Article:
You really don’t have to pigeonhole yourself that much

Many countries visa regimens state that foreigners applying for a job have to show educational qualifications or experience relevant to the job they are applying for. And actually Japan’s immigration policy also states this too.

However, you may have heard of quite a few exceptions. A kohai of mine for example, graduated with an economics degree only to get a job immediately after graduation as a system engineer. So what gives? Is she doing something illegal?

No – this is perfectly within the bounds of immigration rules. To quote an immigration lawyer acquaintance of mine,

“Because the Japanese law defines a 4 year and above degree as providing general and widely applicable education. This means that your exact major or research area in school does not have to match that closely with your job”.

Do be aware that this does not apply to graduates from specialist schools as specialist schools are not defined as providing general skills. Also, especially if you are applying for the Technical / Humanities / Global Business (人文・技術・国際業務) visa, your work is expected to be – for lack of a better word – “white collar”. In fact, we are hearing stories recently that immigration has been particularly suspicious and stricter in recent years about foreign students applying for jobs in factories for fear that they end up as manual labor.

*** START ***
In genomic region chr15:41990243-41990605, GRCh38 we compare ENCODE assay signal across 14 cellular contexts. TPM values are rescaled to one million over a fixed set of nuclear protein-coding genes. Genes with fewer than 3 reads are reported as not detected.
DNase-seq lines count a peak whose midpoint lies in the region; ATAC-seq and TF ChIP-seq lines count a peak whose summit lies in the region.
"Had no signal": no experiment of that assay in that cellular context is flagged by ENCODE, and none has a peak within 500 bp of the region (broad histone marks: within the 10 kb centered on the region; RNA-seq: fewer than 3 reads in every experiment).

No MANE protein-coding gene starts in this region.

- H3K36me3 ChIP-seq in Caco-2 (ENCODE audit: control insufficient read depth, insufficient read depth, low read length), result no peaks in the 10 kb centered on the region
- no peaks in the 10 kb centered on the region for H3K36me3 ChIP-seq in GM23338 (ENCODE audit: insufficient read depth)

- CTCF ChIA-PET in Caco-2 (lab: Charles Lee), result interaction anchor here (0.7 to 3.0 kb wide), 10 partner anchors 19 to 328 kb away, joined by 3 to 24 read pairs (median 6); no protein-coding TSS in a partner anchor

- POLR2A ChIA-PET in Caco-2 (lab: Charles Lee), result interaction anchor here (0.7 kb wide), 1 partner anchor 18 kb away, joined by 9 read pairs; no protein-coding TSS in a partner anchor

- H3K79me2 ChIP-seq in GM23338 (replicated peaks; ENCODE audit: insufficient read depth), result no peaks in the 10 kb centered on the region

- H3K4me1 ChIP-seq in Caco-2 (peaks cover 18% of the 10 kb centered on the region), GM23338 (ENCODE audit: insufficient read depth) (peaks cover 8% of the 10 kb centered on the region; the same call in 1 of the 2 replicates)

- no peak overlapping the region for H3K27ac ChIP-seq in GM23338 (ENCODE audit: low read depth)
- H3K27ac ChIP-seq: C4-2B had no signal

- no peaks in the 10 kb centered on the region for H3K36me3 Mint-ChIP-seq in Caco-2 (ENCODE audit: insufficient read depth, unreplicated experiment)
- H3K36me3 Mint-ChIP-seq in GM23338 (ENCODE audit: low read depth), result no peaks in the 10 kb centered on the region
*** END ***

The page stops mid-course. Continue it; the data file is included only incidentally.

But anyway, if you have or are going to have a 4 year university degree, do be aware that your chances are wider than your exact degree and this is possible one factor which can make it easy for you to start your career here.

Misunderstanding 4: You have to get the highly-skilled visa for a quicker permanent residency

There may be a hidden route that gets to the same destination

This is more of a technicality but actually even without holding the highly-skilled visa, as long as you can prove that you would have had 70 points for 3 years (or 80 points for 1 year) at the time that you apply for permanent residency, you can receive the same consideration as if you had the highly-skilled visa. The immigration bureau’s website actually makes this explicit by noting how the expedited PR applies also to people who “would have had 80 points at both the point of the PR application and one year before” (and the same with 70 points but 3 years before).

In fact it is because of this that I don’t actually recommend that people apply for the highly-skilled visa. This is because with the highly-skilled visa job-switching becomes more painful given that you have to recalculate your points each time with immigration for them to check if you still have the needed points.

The benefits which holding the highly-skilled visa bring are also quite limited and probably not applicable to the majority of the people who can hold it. For your information, and taken directly from the Ministry of Justice website these include:

  • The ability to bring your parents or a caretaker from overseas to Japan to live with you for childcare purposes (subject to conditions)
  • Loosened restrictions for your spouse’s ability to work in Japan
  • The ability to hold more than one visa-class at the same time
  • A guarantee to receive a 5 year visa if you qualify for the highly-skilled visa
  • Priority processing of visa related procedures

If any of the above is a big consideration for you, then by all means the highly-skilled visa may be a great help for you. Otherwise though, it may not be worth the trouble.

There’s actually more…

There’s actually quite a few more common misunderstandings or ambiguities (like the conditions to apply for the permanent residency normally). I may write another article on these topics at a later date.

I hope that this article has cleared up some doubts though. Feel free to leave in the comments any things you wish you had an explanation about. That may give me some ideas on how to write a continuation of this article.